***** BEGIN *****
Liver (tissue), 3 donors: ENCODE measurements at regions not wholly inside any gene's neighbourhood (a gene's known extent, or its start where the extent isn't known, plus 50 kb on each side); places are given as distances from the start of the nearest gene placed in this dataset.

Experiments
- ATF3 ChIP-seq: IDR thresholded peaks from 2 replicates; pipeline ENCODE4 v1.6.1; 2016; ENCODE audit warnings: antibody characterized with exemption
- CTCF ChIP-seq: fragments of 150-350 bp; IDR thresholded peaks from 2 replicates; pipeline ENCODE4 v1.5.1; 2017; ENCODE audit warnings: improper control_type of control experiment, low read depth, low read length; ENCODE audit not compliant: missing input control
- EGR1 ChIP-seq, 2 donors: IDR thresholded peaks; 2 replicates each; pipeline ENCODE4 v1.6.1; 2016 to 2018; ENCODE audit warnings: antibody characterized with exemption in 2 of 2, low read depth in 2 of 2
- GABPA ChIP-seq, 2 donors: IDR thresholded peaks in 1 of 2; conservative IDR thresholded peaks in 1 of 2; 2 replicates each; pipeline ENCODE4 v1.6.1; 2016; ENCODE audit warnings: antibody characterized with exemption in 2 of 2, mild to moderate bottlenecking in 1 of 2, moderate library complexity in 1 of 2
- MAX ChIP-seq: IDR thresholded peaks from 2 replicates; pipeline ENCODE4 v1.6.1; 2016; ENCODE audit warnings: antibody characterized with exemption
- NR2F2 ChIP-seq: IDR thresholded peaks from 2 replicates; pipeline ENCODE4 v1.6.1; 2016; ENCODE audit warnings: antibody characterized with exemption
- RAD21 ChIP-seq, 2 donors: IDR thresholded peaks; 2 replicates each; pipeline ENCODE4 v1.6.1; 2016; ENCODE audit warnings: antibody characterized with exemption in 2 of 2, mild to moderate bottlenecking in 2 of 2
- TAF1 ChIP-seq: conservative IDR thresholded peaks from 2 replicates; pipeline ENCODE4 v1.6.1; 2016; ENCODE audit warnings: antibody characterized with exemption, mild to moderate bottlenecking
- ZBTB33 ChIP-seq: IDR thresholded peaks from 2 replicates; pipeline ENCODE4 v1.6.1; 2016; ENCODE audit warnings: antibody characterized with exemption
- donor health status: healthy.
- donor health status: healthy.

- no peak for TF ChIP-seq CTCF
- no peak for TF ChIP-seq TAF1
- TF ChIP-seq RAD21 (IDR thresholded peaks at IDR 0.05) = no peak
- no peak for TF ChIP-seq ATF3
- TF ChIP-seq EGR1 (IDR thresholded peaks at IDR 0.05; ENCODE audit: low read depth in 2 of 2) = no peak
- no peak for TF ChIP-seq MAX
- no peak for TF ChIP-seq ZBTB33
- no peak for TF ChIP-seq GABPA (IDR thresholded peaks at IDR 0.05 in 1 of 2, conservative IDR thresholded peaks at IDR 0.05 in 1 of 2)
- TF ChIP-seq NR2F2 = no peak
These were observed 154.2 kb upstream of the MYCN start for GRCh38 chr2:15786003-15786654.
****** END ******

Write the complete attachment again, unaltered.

Liver (tissue), 3 donors: ENCODE measurements at regions not wholly inside any gene's neighbourhood (a gene's known extent, or its start where the extent isn't known, plus 50 kb on each side); places are given as distances from the start of the nearest gene placed in this dataset.

Experiments
- ATF3 ChIP-seq: IDR thresholded peaks from 2 replicates; pipeline ENCODE4 v1.6.1; 2016; ENCODE audit warnings: antibody characterized with exemption
- CTCF ChIP-seq: fragments of 150-350 bp; IDR thresholded peaks from 2 replicates; pipeline ENCODE4 v1.5.1; 2017; ENCODE audit warnings: improper control_type of control experiment, low read depth, low read length; ENCODE audit not compliant: missing input control
- EGR1 ChIP-seq, 2 donors: IDR thresholded peaks; 2 replicates each; pipeline ENCODE4 v1.6.1; 2016 to 2018; ENCODE audit warnings: antibody characterized with exemption in 2 of 2, low read depth in 2 of 2
- GABPA ChIP-seq, 2 donors: IDR thresholded peaks in 1 of 2; conservative IDR thresholded peaks in 1 of 2; 2 replicates each; pipeline ENCODE4 v1.6.1; 2016; ENCODE audit warnings: antibody characterized with exemption in 2 of 2, mild to moderate bottlenecking in 1 of 2, moderate library complexity in 1 of 2
- MAX ChIP-seq: IDR thresholded peaks from 2 replicates; pipeline ENCODE4 v1.6.1; 2016; ENCODE audit warnings: antibody characterized with exemption
- NR2F2 ChIP-seq: IDR thresholded peaks from 2 replicates; pipeline ENCODE4 v1.6.1; 2016; ENCODE audit warnings: antibody characterized with exemption
- RAD21 ChIP-seq, 2 donors: IDR thresholded peaks; 2 replicates each; pipeline ENCODE4 v1.6.1; 2016; ENCODE audit warnings: antibody characterized with exemption in 2 of 2, mild to moderate bottlenecking in 2 of 2
- TAF1 ChIP-seq: conservative IDR thresholded peaks from 2 replicates; pipeline ENCODE4 v1.6.1; 2016; ENCODE audit warnings: antibody characterized with exemption, mild to moderate bottlenecking
- ZBTB33 ChIP-seq: IDR thresholded peaks from 2 replicates; pipeline ENCODE4 v1.6.1; 2016; ENCODE audit warnings: antibody characterized with exemption
- donor health status: healthy.
- donor health status: healthy.

- no peak for TF ChIP-seq CTCF
- no peak for TF ChIP-seq TAF1
- TF ChIP-seq RAD21 (IDR thresholded peaks at IDR 0.05) = no peak
- no peak for TF ChIP-seq ATF3
- TF ChIP-seq EGR1 (IDR thresholded peaks at IDR 0.05; ENCODE audit: low read depth in 2 of 2) = no peak
- no peak for TF ChIP-seq MAX
- no peak for TF ChIP-seq ZBTB33
- no peak for TF ChIP-seq GABPA (IDR thresholded peaks at IDR 0.05 in 1 of 2, conservative IDR thresholded peaks at IDR 0.05 in 1 of 2)
- TF ChIP-seq NR2F2 = no peak
These were observed 154.2 kb upstream of the MYCN start for GRCh38 chr2:15786003-15786654.